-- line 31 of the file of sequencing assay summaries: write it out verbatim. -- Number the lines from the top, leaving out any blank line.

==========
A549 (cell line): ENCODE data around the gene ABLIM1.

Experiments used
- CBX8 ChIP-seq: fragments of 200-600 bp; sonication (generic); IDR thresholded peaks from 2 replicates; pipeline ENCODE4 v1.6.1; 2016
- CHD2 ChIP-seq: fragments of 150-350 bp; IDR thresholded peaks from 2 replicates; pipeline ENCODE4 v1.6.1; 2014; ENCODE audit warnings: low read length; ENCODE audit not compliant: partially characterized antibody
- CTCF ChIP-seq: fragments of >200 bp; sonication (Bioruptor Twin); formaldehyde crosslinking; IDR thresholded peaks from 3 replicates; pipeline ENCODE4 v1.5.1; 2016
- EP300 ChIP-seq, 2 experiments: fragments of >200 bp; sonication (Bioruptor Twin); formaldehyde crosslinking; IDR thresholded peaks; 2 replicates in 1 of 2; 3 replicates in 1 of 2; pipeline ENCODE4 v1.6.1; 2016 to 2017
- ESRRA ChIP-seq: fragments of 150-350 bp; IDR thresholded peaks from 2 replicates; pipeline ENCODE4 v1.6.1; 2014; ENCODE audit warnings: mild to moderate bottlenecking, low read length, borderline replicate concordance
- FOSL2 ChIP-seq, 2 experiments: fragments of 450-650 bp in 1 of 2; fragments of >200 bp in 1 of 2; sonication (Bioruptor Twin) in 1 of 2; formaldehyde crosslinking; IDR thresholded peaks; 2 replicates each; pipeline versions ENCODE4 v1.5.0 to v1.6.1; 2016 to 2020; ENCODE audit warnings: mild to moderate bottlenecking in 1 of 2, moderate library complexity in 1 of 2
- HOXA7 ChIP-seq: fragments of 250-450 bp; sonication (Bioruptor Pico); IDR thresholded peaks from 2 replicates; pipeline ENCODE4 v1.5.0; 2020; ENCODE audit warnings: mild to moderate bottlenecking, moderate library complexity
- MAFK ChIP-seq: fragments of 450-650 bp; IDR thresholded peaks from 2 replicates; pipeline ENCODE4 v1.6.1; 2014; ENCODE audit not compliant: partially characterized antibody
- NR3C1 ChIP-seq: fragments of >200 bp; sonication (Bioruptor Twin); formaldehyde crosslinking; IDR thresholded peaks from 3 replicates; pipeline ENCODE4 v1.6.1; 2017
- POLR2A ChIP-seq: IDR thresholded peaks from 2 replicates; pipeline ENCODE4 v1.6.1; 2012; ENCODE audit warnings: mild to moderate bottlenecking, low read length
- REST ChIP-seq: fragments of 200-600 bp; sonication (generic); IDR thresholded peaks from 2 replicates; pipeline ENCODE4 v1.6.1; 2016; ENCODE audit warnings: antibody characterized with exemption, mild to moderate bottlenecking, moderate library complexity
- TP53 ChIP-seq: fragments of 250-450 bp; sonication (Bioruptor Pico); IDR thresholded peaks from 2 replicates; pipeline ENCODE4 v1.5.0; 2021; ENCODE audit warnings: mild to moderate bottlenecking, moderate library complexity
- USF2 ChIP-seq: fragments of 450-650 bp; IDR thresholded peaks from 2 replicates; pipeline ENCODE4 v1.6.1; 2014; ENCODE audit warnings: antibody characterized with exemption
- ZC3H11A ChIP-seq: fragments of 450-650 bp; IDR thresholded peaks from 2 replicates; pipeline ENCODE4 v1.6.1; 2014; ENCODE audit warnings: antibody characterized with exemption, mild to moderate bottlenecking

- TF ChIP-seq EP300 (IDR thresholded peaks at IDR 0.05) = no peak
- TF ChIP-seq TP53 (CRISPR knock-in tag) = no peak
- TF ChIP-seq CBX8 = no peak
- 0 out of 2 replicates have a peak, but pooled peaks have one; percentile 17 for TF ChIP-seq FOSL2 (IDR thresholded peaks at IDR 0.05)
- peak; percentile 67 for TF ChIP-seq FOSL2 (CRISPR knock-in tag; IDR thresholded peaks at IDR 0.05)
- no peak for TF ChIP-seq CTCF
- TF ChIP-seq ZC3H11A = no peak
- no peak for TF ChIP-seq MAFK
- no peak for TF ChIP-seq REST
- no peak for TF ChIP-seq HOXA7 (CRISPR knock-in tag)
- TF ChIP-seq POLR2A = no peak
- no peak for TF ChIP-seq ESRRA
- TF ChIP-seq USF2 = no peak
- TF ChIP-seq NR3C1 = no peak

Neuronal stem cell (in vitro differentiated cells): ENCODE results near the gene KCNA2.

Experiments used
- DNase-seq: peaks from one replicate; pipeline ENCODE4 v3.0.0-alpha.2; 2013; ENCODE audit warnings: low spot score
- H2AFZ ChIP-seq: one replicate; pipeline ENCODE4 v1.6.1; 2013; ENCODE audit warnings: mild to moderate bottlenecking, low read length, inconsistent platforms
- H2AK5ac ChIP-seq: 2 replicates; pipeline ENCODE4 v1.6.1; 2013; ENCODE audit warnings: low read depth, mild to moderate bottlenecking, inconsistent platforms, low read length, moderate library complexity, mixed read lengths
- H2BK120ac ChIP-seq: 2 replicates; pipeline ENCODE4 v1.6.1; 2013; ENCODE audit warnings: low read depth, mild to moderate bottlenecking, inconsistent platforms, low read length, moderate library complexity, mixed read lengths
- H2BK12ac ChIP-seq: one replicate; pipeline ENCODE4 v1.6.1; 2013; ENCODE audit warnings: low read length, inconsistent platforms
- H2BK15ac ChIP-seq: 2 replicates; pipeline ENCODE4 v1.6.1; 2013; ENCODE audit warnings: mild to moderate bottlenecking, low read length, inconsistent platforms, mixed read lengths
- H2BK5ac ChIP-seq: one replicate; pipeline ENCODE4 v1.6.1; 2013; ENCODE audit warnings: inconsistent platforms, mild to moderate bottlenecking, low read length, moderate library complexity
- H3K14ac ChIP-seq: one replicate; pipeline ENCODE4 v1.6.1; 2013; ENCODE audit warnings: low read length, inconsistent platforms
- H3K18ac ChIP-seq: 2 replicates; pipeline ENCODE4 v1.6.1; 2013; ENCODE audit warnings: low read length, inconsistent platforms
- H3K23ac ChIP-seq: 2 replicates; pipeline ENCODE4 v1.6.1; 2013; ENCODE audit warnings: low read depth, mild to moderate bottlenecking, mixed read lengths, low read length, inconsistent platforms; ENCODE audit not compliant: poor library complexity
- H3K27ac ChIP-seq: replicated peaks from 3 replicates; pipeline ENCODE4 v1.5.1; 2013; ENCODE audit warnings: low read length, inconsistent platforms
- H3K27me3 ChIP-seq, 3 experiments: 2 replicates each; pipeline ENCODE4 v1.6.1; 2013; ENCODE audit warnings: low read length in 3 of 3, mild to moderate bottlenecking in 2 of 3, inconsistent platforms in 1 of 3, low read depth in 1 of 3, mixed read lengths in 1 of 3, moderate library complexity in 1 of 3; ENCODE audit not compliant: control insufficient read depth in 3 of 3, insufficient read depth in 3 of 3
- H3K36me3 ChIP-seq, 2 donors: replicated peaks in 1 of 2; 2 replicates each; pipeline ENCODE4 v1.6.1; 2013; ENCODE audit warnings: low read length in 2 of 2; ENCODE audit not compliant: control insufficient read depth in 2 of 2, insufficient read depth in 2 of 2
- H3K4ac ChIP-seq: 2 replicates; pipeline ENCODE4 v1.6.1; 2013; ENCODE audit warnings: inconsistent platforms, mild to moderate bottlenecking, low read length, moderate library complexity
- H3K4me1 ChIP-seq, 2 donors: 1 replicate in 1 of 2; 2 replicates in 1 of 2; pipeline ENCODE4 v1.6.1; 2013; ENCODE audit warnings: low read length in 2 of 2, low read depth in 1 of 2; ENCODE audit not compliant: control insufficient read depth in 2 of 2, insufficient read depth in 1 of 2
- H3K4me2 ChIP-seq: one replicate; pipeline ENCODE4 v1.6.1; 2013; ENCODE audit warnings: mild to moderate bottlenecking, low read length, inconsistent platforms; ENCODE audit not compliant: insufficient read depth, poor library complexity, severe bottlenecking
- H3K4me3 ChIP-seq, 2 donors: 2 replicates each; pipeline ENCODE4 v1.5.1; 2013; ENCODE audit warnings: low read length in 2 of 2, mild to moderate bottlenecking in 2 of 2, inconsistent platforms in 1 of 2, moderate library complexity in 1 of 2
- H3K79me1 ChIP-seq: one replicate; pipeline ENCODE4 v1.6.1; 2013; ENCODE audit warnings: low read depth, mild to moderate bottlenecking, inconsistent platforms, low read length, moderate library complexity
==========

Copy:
Neuronal stem cell (in vitro differentiated cells): ENCODE results near the gene KCNA2.